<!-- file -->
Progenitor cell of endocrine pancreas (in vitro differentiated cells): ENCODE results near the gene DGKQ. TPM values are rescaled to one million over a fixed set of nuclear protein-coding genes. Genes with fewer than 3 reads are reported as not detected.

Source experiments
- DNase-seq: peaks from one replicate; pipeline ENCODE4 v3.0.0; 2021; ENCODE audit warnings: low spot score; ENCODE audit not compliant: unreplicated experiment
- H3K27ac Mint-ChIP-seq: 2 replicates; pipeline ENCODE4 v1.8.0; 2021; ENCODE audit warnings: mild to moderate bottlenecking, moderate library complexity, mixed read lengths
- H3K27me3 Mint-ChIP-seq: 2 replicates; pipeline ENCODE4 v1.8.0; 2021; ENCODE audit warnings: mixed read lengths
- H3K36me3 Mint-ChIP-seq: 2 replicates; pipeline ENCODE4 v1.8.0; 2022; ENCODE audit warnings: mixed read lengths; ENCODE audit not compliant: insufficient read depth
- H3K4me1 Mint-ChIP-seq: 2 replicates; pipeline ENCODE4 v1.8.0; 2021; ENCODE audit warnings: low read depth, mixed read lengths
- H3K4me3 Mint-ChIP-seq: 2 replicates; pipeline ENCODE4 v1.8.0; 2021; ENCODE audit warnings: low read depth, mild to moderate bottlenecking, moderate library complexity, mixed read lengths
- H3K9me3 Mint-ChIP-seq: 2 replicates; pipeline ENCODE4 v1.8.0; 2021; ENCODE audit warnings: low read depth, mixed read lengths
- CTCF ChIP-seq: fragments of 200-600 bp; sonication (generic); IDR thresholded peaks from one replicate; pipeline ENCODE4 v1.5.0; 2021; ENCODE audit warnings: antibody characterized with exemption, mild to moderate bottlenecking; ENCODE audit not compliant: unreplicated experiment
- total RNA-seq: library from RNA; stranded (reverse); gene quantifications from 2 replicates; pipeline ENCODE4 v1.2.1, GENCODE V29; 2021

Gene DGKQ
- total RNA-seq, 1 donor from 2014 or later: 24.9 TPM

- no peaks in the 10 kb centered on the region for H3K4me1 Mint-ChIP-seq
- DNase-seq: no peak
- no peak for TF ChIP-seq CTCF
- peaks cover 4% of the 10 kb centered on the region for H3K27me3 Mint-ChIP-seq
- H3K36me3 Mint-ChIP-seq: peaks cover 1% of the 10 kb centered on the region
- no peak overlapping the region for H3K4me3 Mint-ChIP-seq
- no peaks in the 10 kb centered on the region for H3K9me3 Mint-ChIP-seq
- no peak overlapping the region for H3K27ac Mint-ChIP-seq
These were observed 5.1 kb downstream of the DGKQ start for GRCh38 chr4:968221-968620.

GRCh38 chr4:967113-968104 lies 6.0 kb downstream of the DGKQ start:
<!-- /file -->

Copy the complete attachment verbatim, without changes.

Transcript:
Progenitor cell of endocrine pancreas (in vitro differentiated cells): ENCODE results near the gene DGKQ. TPM values are rescaled to one million over a fixed set of nuclear protein-coding genes. Genes with fewer than 3 reads are reported as not detected.

Source experiments
- DNase-seq: peaks from one replicate; pipeline ENCODE4 v3.0.0; 2021; ENCODE audit warnings: low spot score; ENCODE audit not compliant: unreplicated experiment
- H3K27ac Mint-ChIP-seq: 2 replicates; pipeline ENCODE4 v1.8.0; 2021; ENCODE audit warnings: mild to moderate bottlenecking, moderate library complexity, mixed read lengths
- H3K27me3 Mint-ChIP-seq: 2 replicates; pipeline ENCODE4 v1.8.0; 2021; ENCODE audit warnings: mixed read lengths
- H3K36me3 Mint-ChIP-seq: 2 replicates; pipeline ENCODE4 v1.8.0; 2022; ENCODE audit warnings: mixed read lengths; ENCODE audit not compliant: insufficient read depth
- H3K4me1 Mint-ChIP-seq: 2 replicates; pipeline ENCODE4 v1.8.0; 2021; ENCODE audit warnings: low read depth, mixed read lengths
- H3K4me3 Mint-ChIP-seq: 2 replicates; pipeline ENCODE4 v1.8.0; 2021; ENCODE audit warnings: low read depth, mild to moderate bottlenecking, moderate library complexity, mixed read lengths
- H3K9me3 Mint-ChIP-seq: 2 replicates; pipeline ENCODE4 v1.8.0; 2021; ENCODE audit warnings: low read depth, mixed read lengths
- CTCF ChIP-seq: fragments of 200-600 bp; sonication (generic); IDR thresholded peaks from one replicate; pipeline ENCODE4 v1.5.0; 2021; ENCODE audit warnings: antibody characterized with exemption, mild to moderate bottlenecking; ENCODE audit not compliant: unreplicated experiment
- total RNA-seq: library from RNA; stranded (reverse); gene quantifications from 2 replicates; pipeline ENCODE4 v1.2.1, GENCODE V29; 2021

Gene DGKQ
- total RNA-seq, 1 donor from 2014 or later: 24.9 TPM

- no peaks in the 10 kb centered on the region for H3K4me1 Mint-ChIP-seq
- DNase-seq: no peak
- no peak for TF ChIP-seq CTCF
- peaks cover 4% of the 10 kb centered on the region for H3K27me3 Mint-ChIP-seq
- H3K36me3 Mint-ChIP-seq: peaks cover 1% of the 10 kb centered on the region
- no peak overlapping the region for H3K4me3 Mint-ChIP-seq
- no peaks in the 10 kb centered on the region for H3K9me3 Mint-ChIP-seq
- no peak overlapping the region for H3K27ac Mint-ChIP-seq
These were observed 5.1 kb downstream of the DGKQ start for GRCh38 chr4:968221-968620.

GRCh38 chr4:967113-968104 lies 6.0 kb downstream of the DGKQ start: